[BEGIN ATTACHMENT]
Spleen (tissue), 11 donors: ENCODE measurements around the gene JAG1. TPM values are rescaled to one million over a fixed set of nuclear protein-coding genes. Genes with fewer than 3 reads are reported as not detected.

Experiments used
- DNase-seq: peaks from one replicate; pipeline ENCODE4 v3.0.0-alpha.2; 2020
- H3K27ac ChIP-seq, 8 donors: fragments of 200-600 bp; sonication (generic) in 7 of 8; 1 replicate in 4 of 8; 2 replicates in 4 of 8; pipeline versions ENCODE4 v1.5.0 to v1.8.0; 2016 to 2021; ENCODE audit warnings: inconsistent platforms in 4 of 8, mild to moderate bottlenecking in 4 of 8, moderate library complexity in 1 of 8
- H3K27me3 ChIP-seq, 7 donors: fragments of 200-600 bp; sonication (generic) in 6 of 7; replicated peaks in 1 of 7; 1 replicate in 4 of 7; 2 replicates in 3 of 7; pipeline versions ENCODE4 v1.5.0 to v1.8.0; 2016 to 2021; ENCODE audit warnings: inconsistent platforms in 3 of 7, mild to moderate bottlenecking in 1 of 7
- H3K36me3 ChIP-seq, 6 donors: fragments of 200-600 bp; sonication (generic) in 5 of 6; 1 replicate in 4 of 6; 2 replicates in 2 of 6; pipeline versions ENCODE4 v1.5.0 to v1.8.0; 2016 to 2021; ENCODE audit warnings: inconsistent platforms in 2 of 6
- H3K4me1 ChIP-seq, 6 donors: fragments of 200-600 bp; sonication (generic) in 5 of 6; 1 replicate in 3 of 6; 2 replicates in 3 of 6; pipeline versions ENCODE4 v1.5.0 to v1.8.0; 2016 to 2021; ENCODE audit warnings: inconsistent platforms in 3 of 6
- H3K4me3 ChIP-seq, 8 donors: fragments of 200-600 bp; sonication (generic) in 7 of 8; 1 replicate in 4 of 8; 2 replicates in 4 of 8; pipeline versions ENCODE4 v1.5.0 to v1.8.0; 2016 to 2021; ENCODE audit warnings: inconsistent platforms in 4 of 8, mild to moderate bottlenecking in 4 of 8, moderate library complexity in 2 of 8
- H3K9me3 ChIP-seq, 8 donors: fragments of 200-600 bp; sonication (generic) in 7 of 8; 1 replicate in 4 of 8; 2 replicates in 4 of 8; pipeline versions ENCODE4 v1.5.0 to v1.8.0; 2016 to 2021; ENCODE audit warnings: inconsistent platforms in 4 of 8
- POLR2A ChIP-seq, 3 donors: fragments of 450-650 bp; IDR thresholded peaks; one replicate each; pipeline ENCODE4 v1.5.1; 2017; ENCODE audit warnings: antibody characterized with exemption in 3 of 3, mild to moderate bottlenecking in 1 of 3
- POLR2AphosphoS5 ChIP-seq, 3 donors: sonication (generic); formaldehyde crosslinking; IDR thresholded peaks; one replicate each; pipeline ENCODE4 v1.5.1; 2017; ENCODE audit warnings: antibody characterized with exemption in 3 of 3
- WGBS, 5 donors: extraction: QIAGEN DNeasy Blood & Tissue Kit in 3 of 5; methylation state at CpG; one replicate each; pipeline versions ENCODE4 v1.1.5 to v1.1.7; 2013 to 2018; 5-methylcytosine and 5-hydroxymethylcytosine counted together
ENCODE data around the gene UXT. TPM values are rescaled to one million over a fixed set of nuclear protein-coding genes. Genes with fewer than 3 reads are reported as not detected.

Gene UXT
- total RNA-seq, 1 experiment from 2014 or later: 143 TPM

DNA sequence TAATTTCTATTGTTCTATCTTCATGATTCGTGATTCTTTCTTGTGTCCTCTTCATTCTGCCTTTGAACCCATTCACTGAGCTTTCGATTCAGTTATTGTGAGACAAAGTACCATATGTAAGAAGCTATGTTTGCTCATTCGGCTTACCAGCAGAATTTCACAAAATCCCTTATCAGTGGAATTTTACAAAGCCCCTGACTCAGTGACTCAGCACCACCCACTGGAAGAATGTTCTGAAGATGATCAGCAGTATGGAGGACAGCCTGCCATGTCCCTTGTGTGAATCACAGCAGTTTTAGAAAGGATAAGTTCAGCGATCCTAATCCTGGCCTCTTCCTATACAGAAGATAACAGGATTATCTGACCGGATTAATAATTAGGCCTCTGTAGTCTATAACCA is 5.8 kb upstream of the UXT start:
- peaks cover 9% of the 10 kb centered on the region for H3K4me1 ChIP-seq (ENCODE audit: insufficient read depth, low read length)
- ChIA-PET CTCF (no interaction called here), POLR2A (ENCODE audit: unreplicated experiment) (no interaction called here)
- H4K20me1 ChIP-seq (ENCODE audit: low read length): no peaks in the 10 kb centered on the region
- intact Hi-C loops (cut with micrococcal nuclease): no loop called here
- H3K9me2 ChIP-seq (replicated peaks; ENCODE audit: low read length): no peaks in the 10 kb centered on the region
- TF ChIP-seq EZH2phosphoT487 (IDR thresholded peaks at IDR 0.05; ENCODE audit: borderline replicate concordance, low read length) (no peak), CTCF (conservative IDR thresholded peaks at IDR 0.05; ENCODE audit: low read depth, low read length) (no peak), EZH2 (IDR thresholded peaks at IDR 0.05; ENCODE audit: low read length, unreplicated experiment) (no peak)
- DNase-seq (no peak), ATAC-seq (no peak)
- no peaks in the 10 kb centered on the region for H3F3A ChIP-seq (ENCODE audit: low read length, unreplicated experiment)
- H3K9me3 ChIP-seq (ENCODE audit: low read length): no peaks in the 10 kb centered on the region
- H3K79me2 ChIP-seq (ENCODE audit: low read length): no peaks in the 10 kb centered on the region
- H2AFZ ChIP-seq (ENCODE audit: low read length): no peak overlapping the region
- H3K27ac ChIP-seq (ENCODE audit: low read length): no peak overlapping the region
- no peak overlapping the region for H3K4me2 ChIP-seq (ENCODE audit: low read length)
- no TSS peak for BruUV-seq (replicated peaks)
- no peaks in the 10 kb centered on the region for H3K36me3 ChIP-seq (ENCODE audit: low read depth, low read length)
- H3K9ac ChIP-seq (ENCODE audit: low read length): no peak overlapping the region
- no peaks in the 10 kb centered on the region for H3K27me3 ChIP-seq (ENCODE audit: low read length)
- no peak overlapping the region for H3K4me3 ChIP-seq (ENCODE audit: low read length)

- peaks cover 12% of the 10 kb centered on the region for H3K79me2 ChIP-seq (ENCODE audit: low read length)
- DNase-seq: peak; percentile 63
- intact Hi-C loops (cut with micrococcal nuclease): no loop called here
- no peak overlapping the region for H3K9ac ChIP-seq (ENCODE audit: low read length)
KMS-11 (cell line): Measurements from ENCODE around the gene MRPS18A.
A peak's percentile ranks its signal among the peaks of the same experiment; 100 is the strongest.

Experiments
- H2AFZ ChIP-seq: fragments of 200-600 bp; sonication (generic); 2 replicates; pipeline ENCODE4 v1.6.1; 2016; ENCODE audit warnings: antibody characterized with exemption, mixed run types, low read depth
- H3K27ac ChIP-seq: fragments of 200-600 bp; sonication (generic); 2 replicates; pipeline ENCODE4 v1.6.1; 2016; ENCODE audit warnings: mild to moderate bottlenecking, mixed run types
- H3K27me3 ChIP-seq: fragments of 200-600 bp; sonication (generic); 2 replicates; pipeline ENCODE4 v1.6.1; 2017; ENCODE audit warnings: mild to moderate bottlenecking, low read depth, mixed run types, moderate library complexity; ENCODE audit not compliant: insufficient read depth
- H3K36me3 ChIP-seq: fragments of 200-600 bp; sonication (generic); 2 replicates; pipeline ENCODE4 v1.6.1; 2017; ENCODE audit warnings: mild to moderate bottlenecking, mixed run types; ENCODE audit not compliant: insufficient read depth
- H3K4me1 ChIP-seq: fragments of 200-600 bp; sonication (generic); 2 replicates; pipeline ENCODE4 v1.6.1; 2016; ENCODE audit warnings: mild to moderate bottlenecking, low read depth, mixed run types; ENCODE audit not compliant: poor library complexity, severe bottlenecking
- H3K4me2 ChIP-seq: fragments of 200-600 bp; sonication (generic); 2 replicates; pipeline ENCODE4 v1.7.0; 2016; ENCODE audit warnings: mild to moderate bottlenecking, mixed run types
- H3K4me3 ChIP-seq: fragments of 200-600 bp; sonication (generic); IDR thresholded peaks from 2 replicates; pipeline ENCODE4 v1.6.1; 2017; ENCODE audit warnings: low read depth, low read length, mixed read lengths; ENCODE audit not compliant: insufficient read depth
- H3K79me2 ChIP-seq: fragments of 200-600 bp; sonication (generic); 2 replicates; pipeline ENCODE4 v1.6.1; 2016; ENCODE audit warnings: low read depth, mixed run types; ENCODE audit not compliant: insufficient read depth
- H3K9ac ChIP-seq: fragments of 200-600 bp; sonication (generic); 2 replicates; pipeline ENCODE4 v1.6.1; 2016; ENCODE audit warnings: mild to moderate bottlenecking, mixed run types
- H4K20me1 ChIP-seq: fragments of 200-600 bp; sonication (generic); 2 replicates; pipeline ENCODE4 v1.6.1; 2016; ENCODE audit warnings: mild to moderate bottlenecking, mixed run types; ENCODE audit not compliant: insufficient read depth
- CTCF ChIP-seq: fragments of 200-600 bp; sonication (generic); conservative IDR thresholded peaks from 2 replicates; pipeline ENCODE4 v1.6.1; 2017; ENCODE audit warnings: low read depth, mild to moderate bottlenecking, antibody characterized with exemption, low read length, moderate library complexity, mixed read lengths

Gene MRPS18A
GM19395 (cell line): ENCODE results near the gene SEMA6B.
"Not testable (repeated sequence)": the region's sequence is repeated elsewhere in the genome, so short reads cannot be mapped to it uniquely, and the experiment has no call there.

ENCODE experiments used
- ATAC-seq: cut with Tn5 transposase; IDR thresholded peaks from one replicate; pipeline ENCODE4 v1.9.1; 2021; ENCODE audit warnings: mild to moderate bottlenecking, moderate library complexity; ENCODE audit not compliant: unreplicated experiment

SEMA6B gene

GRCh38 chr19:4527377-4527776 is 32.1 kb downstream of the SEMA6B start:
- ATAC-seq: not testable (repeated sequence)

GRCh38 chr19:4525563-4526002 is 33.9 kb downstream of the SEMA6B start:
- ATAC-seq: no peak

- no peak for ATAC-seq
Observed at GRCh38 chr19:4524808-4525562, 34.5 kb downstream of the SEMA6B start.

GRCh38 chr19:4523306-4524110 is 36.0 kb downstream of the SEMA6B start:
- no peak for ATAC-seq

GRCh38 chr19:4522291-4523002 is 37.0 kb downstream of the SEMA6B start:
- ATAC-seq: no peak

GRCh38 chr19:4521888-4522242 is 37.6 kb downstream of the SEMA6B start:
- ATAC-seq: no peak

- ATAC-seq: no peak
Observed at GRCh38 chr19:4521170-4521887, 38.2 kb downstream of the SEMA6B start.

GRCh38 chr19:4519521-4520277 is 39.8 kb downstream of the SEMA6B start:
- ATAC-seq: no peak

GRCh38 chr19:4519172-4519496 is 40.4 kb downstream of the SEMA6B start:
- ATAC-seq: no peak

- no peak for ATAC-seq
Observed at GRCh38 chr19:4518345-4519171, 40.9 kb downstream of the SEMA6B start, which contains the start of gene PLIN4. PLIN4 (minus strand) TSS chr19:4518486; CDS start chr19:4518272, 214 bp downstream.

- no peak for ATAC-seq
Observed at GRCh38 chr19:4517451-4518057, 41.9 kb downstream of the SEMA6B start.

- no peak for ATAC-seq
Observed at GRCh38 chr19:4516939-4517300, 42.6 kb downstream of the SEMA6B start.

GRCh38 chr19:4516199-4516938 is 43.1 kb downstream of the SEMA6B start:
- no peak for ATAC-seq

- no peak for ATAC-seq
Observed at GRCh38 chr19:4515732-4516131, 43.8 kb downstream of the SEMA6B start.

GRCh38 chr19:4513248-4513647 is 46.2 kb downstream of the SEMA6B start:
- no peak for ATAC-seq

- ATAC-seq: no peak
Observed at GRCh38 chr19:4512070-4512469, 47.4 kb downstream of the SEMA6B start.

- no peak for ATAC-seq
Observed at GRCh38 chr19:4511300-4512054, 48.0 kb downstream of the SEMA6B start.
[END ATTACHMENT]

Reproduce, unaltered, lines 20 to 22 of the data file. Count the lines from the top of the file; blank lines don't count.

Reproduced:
- intact Hi-C loops (cut with micrococcal nuclease): no loop called here
- H3K9me2 ChIP-seq (replicated peaks; ENCODE audit: low read length): no peaks in the 10 kb centered on the region
- TF ChIP-seq EZH2phosphoT487 (IDR thresholded peaks at IDR 0.05; ENCODE audit: borderline replicate concordance, low read length) (no peak), CTCF (conservative IDR thresholded peaks at IDR 0.05; ENCODE audit: low read depth, low read length) (no peak), EZH2 (IDR thresholded peaks at IDR 0.05; ENCODE audit: low read length, unreplicated experiment) (no peak)